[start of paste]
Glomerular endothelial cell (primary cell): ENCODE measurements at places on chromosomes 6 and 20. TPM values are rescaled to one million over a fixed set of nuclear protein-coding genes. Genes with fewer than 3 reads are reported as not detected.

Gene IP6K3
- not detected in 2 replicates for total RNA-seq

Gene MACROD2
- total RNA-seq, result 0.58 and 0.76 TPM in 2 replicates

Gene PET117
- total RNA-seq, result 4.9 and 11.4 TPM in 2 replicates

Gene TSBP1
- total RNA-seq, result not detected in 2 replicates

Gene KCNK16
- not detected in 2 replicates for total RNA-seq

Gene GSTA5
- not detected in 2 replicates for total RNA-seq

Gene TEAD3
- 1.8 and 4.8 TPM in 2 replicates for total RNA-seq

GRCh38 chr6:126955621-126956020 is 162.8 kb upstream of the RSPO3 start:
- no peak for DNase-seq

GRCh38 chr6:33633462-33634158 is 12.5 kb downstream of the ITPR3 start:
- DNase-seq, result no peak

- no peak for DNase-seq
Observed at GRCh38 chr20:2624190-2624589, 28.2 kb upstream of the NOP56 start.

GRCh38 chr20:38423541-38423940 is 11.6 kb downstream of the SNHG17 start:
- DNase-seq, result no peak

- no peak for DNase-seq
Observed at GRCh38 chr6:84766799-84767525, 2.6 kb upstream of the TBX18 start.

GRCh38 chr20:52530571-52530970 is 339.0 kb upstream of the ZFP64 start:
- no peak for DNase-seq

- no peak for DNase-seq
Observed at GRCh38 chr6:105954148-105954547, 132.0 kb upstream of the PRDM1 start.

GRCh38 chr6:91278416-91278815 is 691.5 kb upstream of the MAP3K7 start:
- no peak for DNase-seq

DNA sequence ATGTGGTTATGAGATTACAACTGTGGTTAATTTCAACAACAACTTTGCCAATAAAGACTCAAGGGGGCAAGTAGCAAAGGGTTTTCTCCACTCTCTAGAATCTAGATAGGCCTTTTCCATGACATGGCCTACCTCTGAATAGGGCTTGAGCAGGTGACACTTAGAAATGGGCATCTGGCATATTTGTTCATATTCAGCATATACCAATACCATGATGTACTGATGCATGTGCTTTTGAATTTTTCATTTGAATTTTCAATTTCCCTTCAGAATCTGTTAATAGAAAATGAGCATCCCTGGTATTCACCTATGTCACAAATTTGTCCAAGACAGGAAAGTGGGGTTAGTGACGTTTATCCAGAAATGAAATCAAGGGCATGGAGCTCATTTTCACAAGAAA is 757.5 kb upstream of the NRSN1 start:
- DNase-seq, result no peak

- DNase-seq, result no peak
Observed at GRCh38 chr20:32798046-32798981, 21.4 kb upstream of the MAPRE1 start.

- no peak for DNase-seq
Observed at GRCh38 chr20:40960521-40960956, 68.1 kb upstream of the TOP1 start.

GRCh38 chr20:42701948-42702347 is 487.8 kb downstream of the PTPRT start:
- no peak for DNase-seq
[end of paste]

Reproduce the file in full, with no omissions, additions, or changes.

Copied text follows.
Glomerular endothelial cell (primary cell): ENCODE measurements at places on chromosomes 6 and 20. TPM values are rescaled to one million over a fixed set of nuclear protein-coding genes. Genes with fewer than 3 reads are reported as not detected.

Gene IP6K3
- not detected in 2 replicates for total RNA-seq

Gene MACROD2
- total RNA-seq, result 0.58 and 0.76 TPM in 2 replicates

Gene PET117
- total RNA-seq, result 4.9 and 11.4 TPM in 2 replicates

Gene TSBP1
- total RNA-seq, result not detected in 2 replicates

Gene KCNK16
- not detected in 2 replicates for total RNA-seq

Gene GSTA5
- not detected in 2 replicates for total RNA-seq

Gene TEAD3
- 1.8 and 4.8 TPM in 2 replicates for total RNA-seq

GRCh38 chr6:126955621-126956020 is 162.8 kb upstream of the RSPO3 start:
- no peak for DNase-seq

GRCh38 chr6:33633462-33634158 is 12.5 kb downstream of the ITPR3 start:
- DNase-seq, result no peak

- no peak for DNase-seq
Observed at GRCh38 chr20:2624190-2624589, 28.2 kb upstream of the NOP56 start.

GRCh38 chr20:38423541-38423940 is 11.6 kb downstream of the SNHG17 start:
- DNase-seq, result no peak

- no peak for DNase-seq
Observed at GRCh38 chr6:84766799-84767525, 2.6 kb upstream of the TBX18 start.

GRCh38 chr20:52530571-52530970 is 339.0 kb upstream of the ZFP64 start:
- no peak for DNase-seq

- no peak for DNase-seq
Observed at GRCh38 chr6:105954148-105954547, 132.0 kb upstream of the PRDM1 start.

GRCh38 chr6:91278416-91278815 is 691.5 kb upstream of the MAP3K7 start:
- no peak for DNase-seq

DNA sequence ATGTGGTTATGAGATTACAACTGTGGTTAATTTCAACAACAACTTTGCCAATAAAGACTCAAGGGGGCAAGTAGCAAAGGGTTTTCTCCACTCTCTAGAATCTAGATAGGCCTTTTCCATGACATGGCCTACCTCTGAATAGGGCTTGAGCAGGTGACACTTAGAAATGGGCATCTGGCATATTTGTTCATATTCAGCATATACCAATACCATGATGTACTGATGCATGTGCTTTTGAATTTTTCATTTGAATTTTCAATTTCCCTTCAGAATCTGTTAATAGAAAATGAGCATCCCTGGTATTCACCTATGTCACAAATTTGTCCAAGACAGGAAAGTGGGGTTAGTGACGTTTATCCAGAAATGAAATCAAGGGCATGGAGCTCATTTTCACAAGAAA is 757.5 kb upstream of the NRSN1 start:
- DNase-seq, result no peak

- DNase-seq, result no peak
Observed at GRCh38 chr20:32798046-32798981, 21.4 kb upstream of the MAPRE1 start.

- no peak for DNase-seq
Observed at GRCh38 chr20:40960521-40960956, 68.1 kb upstream of the TOP1 start.

GRCh38 chr20:42701948-42702347 is 487.8 kb downstream of the PTPRT start:
- no peak for DNase-seq